Richmond County Financial Corp. in Staten Island, N.Y., is planning to nearly double its equity stake in a competing thrift, according to documents filed with the Securities and Exchange Commission this week, possibly the first step in an outright acquisition of the company.
The $3.2 billion-asset parent of Richmond County Savings Bank said in the filing that it intends to apply with the Office of Thrift Supervision to increase its equity investment in Pamrapo Bancorp of Bayonne, N.J., from 5.1% to 9.9%. If the application is approved, Richmond would be the first to take advantage of new regulations that let federal thrifts own up to 9.9% of competing thrifts.
If Richmond's last two acquisitions are any indication, its equity stake in $455 million-asset Pamrapo could foreshadow an acquisition bid. Thomas Cangemi, Richmond's chief financial officer, would not say that is his plan, but he did not rule it out.
"We've done it before - it's part of our investment strategy to make investments in local banks for our investment portfolio or for a business combination," Mr. Cangemi said. Indeed, Richmond owned a 4.9% stake in both South Jersey Financial Corp. of Turnersville and Bayonne Bancshares before it acquired them outright. South Jersey was bought last year and Bayonne in 1999.
But William Campbell, Pamrapo's president and chief executive officer, said that if his company is a takeover target, it knows nothing about it. He said he was perplexed by Richmond's announcement. "I'm trying to figure it out as well as anyone else."
Mr. Campbell said that he received numerous phone calls inquiring about Richmond's intentions. "They're not two miles from me," but "they never talk to me."
Mr. Cangemi and Mr. Campbell said they have not discussed any possible business combination, but analysts said they find that hard to believe.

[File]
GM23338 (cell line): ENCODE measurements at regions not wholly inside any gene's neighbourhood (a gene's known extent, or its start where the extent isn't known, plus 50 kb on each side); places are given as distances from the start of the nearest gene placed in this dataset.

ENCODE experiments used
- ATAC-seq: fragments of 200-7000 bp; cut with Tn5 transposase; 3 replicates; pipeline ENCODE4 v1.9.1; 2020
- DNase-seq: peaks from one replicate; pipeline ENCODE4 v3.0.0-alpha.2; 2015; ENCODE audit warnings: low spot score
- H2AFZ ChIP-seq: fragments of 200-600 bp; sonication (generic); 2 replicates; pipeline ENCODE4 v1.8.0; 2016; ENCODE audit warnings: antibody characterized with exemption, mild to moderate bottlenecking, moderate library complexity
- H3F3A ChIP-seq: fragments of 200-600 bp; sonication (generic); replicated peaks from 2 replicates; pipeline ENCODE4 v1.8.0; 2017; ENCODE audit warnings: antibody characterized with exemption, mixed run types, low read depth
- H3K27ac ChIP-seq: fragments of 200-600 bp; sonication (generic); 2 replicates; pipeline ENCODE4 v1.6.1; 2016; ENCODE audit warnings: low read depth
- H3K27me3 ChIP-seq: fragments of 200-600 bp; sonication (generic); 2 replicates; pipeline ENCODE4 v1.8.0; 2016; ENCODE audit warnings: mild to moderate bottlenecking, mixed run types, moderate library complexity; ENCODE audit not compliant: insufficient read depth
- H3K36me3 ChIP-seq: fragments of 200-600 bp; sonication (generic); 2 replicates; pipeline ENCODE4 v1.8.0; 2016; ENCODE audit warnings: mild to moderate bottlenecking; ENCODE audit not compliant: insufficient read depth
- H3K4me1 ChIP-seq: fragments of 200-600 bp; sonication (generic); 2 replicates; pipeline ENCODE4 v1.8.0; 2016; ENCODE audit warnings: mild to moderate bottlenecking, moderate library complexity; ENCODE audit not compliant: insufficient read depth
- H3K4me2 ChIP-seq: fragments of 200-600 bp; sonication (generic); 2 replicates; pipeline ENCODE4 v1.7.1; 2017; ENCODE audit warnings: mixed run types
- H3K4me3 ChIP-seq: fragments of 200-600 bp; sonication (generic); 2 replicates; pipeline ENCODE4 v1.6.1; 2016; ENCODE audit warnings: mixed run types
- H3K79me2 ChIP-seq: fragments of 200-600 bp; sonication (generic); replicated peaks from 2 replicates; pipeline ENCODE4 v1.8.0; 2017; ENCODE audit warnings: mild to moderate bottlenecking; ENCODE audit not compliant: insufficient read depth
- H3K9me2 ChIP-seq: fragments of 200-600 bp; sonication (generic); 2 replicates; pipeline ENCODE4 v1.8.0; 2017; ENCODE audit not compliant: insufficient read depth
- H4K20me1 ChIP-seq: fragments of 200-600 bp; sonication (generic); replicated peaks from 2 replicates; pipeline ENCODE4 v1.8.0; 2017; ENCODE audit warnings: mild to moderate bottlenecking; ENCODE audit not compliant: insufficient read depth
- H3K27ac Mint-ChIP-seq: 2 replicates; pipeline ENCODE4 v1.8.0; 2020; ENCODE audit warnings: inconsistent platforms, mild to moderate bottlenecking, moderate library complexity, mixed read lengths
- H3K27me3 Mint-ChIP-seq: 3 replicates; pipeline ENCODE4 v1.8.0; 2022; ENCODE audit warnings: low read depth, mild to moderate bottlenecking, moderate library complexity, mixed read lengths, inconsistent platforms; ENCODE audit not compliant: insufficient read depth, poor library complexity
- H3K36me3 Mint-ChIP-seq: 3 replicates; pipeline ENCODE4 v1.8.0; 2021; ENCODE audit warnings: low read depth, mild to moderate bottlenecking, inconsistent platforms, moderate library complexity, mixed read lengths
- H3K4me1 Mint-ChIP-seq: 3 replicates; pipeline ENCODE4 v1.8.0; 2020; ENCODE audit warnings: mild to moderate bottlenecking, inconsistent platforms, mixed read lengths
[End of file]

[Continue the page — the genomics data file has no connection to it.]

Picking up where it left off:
"I'd be surprised if they haven't talked," said Richard D. Weiss, an analyst at Janney Montgomery Scott LLC in Philadelphia, who follows Richmond County. Given the proximity of their offices and Richmond's interest in the Bayonne market, it "seems strange" that a combination "just never came up in conversation at a conference or wherever," he said. "M&A is just a fact of life."
Title XII of the American Homeownership and Economic Opportunity Act of 2000, a mixed package of banking measures, repealed the prohibition of a savings and loan from acquiring, purchasing or retaining more than 5% of the voting shares of another thrift. With OTS approval, an S&L can acquire up to 9.9% of another institution.
The OTS said that it has received some inquiries regarding the new law, but it has not received any applications.
Some observers praised the new regulations and said it levels the playing field among thrifts and commercial banks, which are not subject to a similar restriction. But the regulatory change is significant in other ways, not least of which is how it could open some doors for thrifts interested in acquiring a competitor, the observers said.
Stuart Stein, a partner and the head of financial services at the Washington law firm of Hogan & Hartson, said that he has seen recent interest in the new law for several reasons.
Obviously, an increased equity stake means increased voting shares in a company, and more importantly, should a company decide to acquire a competitor, the purchase price could be much less if a significant percentage of shares were purchased below the usual sale premium, Mr. Stein said. Also, a potential buyer with a significant equity stake could have a competitive advantage in a bidding war, he said.
"The people that are interested in taking advantage of it are people that see much greater consolidation occurring in the thrift industry," and thrifts that are trying to grow from local institutions into more regional ones are particularly interested in the new regulation, Mr. Stein said. "To the extent that they can get a jump on it with a stake-out investment, many executives see an advantage in that."